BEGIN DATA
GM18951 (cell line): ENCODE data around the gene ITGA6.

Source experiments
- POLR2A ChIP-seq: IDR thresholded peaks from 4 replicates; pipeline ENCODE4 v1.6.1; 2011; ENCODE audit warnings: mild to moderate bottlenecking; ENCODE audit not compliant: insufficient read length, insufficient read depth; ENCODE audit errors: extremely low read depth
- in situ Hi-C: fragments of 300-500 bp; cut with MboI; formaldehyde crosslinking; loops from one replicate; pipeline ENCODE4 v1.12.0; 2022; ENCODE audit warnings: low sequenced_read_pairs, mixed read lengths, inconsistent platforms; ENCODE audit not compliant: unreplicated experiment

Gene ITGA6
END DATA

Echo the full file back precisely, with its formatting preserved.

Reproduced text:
GM18951 (cell line): ENCODE data around the gene ITGA6.

Source experiments
- POLR2A ChIP-seq: IDR thresholded peaks from 4 replicates; pipeline ENCODE4 v1.6.1; 2011; ENCODE audit warnings: mild to moderate bottlenecking; ENCODE audit not compliant: insufficient read length, insufficient read depth; ENCODE audit errors: extremely low read depth
- in situ Hi-C: fragments of 300-500 bp; cut with MboI; formaldehyde crosslinking; loops from one replicate; pipeline ENCODE4 v1.12.0; 2022; ENCODE audit warnings: low sequenced_read_pairs, mixed read lengths, inconsistent platforms; ENCODE audit not compliant: unreplicated experiment

Gene ITGA6